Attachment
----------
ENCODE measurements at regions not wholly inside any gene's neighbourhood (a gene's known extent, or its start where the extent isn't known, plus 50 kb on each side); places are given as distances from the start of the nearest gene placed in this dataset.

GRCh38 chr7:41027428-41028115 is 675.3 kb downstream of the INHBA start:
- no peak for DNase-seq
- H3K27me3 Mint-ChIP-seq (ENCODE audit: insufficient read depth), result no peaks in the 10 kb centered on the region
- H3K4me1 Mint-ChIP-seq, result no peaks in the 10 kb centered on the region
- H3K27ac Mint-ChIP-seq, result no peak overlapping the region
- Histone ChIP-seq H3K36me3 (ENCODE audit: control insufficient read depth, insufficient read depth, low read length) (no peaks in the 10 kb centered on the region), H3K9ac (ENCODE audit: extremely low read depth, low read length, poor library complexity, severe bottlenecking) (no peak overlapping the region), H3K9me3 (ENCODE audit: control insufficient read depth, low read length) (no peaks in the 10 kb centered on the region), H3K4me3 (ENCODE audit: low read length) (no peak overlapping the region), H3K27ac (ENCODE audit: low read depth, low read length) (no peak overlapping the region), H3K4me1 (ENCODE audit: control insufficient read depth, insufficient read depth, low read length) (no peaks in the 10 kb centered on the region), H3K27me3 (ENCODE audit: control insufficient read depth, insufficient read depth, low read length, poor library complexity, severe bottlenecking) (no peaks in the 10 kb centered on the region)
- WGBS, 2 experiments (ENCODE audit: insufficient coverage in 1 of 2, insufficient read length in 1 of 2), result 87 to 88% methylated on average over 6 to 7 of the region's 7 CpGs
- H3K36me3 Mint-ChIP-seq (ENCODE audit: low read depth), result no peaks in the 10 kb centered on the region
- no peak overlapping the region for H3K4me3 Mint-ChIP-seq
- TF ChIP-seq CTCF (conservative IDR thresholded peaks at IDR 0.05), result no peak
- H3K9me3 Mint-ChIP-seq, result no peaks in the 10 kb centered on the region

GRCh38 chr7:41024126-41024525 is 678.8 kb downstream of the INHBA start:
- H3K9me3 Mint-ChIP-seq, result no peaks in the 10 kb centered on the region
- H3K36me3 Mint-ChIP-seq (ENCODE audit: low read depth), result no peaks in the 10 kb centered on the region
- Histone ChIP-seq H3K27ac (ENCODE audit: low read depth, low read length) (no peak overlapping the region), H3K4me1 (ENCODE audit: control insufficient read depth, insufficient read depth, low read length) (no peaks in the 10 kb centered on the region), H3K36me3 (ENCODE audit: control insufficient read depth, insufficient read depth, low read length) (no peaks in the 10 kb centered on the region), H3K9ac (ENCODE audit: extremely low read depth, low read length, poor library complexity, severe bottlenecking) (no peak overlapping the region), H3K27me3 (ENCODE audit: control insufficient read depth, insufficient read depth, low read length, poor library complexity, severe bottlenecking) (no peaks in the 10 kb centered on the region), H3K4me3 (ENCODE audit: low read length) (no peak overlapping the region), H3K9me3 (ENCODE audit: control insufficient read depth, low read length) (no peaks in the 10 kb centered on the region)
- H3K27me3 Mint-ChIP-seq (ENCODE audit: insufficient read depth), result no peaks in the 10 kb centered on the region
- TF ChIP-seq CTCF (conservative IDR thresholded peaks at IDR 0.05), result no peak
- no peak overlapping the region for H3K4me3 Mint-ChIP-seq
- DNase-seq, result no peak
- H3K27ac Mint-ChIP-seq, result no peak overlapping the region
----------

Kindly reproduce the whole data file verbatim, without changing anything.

ENCODE measurements at regions not wholly inside any gene's neighbourhood (a gene's known extent, or its start where the extent isn't known, plus 50 kb on each side); places are given as distances from the start of the nearest gene placed in this dataset.

GRCh38 chr7:41027428-41028115 is 675.3 kb downstream of the INHBA start:
- no peak for DNase-seq
- H3K27me3 Mint-ChIP-seq (ENCODE audit: insufficient read depth), result no peaks in the 10 kb centered on the region
- H3K4me1 Mint-ChIP-seq, result no peaks in the 10 kb centered on the region
- H3K27ac Mint-ChIP-seq, result no peak overlapping the region
- Histone ChIP-seq H3K36me3 (ENCODE audit: control insufficient read depth, insufficient read depth, low read length) (no peaks in the 10 kb centered on the region), H3K9ac (ENCODE audit: extremely low read depth, low read length, poor library complexity, severe bottlenecking) (no peak overlapping the region), H3K9me3 (ENCODE audit: control insufficient read depth, low read length) (no peaks in the 10 kb centered on the region), H3K4me3 (ENCODE audit: low read length) (no peak overlapping the region), H3K27ac (ENCODE audit: low read depth, low read length) (no peak overlapping the region), H3K4me1 (ENCODE audit: control insufficient read depth, insufficient read depth, low read length) (no peaks in the 10 kb centered on the region), H3K27me3 (ENCODE audit: control insufficient read depth, insufficient read depth, low read length, poor library complexity, severe bottlenecking) (no peaks in the 10 kb centered on the region)
- WGBS, 2 experiments (ENCODE audit: insufficient coverage in 1 of 2, insufficient read length in 1 of 2), result 87 to 88% methylated on average over 6 to 7 of the region's 7 CpGs
- H3K36me3 Mint-ChIP-seq (ENCODE audit: low read depth), result no peaks in the 10 kb centered on the region
- no peak overlapping the region for H3K4me3 Mint-ChIP-seq
- TF ChIP-seq CTCF (conservative IDR thresholded peaks at IDR 0.05), result no peak
- H3K9me3 Mint-ChIP-seq, result no peaks in the 10 kb centered on the region

GRCh38 chr7:41024126-41024525 is 678.8 kb downstream of the INHBA start:
- H3K9me3 Mint-ChIP-seq, result no peaks in the 10 kb centered on the region
- H3K36me3 Mint-ChIP-seq (ENCODE audit: low read depth), result no peaks in the 10 kb centered on the region
- Histone ChIP-seq H3K27ac (ENCODE audit: low read depth, low read length) (no peak overlapping the region), H3K4me1 (ENCODE audit: control insufficient read depth, insufficient read depth, low read length) (no peaks in the 10 kb centered on the region), H3K36me3 (ENCODE audit: control insufficient read depth, insufficient read depth, low read length) (no peaks in the 10 kb centered on the region), H3K9ac (ENCODE audit: extremely low read depth, low read length, poor library complexity, severe bottlenecking) (no peak overlapping the region), H3K27me3 (ENCODE audit: control insufficient read depth, insufficient read depth, low read length, poor library complexity, severe bottlenecking) (no peaks in the 10 kb centered on the region), H3K4me3 (ENCODE audit: low read length) (no peak overlapping the region), H3K9me3 (ENCODE audit: control insufficient read depth, low read length) (no peaks in the 10 kb centered on the region)
- H3K27me3 Mint-ChIP-seq (ENCODE audit: insufficient read depth), result no peaks in the 10 kb centered on the region
- TF ChIP-seq CTCF (conservative IDR thresholded peaks at IDR 0.05), result no peak
- no peak overlapping the region for H3K4me3 Mint-ChIP-seq
- DNase-seq, result no peak
- H3K27ac Mint-ChIP-seq, result no peak overlapping the region